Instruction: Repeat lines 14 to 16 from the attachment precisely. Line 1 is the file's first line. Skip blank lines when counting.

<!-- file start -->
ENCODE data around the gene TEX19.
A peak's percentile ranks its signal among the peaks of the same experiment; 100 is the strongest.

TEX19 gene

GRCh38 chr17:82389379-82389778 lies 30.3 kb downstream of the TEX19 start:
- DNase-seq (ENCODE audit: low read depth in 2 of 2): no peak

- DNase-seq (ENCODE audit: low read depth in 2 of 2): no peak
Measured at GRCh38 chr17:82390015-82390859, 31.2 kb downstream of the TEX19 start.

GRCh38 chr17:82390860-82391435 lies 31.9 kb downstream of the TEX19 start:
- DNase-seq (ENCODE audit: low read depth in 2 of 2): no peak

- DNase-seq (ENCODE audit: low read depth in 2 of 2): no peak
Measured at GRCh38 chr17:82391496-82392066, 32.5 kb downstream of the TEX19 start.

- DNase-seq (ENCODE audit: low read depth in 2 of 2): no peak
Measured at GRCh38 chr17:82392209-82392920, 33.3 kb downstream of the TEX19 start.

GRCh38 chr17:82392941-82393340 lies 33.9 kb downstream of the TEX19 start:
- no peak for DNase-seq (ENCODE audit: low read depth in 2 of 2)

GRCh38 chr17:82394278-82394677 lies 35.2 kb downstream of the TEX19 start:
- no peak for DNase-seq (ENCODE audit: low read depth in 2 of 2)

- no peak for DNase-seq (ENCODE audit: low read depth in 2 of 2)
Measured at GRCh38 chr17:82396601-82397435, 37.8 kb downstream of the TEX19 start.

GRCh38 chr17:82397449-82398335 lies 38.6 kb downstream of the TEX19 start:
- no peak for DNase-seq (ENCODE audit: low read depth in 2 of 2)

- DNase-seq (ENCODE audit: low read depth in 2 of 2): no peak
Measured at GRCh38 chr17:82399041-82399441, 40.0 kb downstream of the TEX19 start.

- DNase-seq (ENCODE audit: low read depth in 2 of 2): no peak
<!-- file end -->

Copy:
GRCh38 chr17:82392941-82393340 lies 33.9 kb downstream of the TEX19 start:
- no peak for DNase-seq (ENCODE audit: low read depth in 2 of 2)

GRCh38 chr17:82394278-82394677 lies 35.2 kb downstream of the TEX19 start: